Arrows in time: the misapplication of chaos theory education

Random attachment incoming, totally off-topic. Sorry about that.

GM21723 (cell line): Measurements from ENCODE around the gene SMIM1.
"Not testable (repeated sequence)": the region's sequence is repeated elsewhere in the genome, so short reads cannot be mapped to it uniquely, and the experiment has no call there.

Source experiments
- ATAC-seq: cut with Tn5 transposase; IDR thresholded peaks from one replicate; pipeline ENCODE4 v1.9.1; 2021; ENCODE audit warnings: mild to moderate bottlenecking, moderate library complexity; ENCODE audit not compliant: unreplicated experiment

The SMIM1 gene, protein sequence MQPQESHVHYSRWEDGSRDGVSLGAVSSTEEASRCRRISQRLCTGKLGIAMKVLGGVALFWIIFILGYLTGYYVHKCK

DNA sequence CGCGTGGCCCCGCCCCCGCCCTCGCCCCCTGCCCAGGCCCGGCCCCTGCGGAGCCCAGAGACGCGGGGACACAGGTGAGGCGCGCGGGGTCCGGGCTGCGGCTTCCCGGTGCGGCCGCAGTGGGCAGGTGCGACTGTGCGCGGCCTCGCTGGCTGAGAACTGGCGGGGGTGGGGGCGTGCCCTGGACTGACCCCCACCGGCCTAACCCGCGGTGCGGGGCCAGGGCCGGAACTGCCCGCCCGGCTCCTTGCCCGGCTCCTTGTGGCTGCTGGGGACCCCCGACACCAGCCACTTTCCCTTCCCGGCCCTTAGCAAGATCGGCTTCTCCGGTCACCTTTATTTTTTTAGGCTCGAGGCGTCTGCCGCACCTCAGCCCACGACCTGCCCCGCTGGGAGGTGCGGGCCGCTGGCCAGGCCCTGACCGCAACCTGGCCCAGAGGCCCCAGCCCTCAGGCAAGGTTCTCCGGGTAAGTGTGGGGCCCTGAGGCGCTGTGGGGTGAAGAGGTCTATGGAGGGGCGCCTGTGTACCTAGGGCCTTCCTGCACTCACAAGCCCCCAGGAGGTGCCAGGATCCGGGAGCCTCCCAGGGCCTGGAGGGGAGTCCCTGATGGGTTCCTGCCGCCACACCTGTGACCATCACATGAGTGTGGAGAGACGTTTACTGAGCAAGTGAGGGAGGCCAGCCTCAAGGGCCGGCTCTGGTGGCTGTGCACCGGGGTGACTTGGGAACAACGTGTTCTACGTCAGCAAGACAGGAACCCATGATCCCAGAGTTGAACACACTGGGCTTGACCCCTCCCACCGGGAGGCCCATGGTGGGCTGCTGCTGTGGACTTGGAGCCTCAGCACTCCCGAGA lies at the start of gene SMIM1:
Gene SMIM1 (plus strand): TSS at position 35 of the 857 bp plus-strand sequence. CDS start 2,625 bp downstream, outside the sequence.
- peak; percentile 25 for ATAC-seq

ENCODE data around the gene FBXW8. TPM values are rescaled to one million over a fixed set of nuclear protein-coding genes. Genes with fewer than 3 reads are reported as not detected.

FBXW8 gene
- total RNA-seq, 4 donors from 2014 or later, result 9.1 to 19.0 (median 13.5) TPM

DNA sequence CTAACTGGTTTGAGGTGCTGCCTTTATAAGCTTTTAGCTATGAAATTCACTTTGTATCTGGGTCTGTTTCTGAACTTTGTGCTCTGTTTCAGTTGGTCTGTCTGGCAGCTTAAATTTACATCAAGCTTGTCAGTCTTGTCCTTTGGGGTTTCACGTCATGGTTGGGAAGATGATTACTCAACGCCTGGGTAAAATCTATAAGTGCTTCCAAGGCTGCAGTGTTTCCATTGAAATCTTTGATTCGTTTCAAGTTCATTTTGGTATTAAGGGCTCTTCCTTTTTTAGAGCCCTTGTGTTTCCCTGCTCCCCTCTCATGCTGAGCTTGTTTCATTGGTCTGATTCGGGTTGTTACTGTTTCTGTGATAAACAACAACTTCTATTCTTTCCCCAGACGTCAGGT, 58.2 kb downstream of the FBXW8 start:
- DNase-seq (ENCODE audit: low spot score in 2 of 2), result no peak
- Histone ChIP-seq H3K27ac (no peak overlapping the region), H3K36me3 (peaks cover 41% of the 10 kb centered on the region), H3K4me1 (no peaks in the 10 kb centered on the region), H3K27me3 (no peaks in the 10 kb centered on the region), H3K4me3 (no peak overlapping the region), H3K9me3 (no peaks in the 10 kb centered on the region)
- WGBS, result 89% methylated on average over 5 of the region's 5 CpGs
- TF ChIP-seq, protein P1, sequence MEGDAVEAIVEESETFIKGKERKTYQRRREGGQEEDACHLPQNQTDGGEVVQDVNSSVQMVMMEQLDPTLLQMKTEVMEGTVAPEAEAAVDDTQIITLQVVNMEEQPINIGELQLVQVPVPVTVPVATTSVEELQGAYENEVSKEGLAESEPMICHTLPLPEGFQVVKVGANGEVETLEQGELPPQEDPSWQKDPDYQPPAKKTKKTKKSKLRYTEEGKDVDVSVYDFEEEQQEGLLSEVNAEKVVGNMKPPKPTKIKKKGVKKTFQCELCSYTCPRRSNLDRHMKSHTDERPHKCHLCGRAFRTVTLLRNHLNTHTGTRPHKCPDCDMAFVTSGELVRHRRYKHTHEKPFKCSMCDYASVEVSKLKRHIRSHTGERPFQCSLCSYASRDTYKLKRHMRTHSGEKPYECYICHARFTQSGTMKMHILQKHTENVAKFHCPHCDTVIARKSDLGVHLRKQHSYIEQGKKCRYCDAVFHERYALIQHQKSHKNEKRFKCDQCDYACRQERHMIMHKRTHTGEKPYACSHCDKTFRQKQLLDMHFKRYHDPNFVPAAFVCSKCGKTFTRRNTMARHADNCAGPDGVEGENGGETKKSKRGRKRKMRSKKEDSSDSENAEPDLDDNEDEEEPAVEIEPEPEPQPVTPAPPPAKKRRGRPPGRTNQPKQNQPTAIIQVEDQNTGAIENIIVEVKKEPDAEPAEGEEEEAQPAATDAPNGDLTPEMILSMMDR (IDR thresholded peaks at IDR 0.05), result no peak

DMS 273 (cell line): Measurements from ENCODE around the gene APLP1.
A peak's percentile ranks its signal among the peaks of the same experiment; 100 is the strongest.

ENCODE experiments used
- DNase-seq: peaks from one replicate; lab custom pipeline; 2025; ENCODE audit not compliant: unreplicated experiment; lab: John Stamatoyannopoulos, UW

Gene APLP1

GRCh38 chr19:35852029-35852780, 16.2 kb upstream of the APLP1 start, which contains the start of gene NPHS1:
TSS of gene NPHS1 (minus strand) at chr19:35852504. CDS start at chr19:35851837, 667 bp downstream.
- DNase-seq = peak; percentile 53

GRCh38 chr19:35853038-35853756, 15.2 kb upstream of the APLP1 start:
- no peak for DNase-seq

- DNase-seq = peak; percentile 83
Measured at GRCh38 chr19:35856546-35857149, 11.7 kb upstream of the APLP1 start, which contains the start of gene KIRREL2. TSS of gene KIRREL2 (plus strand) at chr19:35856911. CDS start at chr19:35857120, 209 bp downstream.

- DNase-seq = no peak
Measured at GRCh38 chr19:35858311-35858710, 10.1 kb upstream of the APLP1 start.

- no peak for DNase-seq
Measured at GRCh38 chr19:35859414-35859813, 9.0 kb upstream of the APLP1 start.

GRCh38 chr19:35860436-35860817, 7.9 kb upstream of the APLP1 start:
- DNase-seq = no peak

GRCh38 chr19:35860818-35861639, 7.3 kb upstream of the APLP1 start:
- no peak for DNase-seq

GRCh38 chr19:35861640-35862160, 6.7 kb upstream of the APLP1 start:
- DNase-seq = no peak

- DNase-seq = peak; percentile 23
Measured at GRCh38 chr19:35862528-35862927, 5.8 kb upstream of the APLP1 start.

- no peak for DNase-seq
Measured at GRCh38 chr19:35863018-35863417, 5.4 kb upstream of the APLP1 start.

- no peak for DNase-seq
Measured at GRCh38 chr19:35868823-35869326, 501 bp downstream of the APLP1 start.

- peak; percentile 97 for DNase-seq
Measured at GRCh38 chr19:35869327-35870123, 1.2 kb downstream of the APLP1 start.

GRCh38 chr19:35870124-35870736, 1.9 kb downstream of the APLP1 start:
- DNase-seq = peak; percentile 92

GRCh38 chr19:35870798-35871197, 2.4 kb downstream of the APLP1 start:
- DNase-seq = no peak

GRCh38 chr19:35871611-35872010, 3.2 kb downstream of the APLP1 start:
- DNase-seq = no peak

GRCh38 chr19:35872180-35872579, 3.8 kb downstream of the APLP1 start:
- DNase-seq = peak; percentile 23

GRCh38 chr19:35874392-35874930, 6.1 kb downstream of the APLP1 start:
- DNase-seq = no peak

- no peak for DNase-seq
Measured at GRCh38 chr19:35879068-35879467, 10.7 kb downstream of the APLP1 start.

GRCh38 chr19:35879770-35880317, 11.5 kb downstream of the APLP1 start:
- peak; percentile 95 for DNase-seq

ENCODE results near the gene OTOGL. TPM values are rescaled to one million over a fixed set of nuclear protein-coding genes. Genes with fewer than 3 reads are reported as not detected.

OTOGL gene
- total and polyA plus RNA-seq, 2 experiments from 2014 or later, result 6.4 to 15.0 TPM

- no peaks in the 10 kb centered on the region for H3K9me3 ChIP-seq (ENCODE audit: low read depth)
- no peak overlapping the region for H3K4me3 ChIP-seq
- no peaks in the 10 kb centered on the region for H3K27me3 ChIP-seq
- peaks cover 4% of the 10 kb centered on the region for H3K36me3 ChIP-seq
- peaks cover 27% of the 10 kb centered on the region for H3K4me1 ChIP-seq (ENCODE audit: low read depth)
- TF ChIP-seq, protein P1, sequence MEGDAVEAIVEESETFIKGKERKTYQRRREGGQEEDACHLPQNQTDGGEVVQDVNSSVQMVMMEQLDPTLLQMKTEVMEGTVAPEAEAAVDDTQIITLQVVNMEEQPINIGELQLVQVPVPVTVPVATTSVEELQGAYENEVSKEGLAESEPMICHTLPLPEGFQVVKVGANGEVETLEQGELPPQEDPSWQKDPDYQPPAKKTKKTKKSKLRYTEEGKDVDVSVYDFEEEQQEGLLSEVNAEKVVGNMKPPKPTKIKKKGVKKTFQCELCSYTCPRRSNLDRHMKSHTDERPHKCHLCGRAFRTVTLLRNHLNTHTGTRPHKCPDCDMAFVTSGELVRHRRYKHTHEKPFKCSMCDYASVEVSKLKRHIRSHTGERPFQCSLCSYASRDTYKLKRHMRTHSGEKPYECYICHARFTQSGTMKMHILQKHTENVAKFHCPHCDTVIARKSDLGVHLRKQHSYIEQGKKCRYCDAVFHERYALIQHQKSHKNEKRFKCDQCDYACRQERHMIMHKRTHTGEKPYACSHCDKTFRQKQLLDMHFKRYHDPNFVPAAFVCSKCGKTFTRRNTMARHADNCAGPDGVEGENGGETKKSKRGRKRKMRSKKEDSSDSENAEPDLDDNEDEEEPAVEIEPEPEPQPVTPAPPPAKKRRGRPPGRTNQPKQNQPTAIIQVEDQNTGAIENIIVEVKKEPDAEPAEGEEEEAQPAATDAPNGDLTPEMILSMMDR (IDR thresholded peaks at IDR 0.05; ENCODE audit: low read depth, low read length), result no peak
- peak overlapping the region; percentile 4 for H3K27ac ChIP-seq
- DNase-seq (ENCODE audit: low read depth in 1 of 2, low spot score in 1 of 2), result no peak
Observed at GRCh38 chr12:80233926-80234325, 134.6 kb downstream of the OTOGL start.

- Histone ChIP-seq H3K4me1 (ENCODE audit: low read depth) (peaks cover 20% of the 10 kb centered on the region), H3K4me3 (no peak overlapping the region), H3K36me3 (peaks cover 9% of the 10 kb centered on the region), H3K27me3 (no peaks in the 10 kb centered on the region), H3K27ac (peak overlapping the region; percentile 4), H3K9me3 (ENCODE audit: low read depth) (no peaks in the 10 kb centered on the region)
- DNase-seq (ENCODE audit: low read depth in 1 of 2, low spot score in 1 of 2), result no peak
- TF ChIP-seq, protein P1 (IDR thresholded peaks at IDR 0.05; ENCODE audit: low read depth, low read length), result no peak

This paper analyzes the role of chaos theory in educational theory and research and asks whether or not the principles of the theory can inform education. We contend that the application of the theory to education is misguided. The complexity of human behaviour is not adequately accounted for in the theory and the original assumptions governing chaos theory were not created to account for human behaviour. In the argument an analogy is used to suggest that the education chaoticists are committing an error similar to the behaviourists who use stimulus-response principles in education. Behaviourism is a misapplication of positivistic philosophy and, likewise, educational chaoticists make an equivalent leap of logic from using chaos theory as a perspective to concluding that chaos theory has all the answers for education. We argue that it is not necessary, nor is it useful, to introduce chaos theory to understand education when we already have Whiteheadian process philosophy and constructivism to account for teaching and learning. Time flies like an arrow; fruit flies like a banana. Groucho Marx
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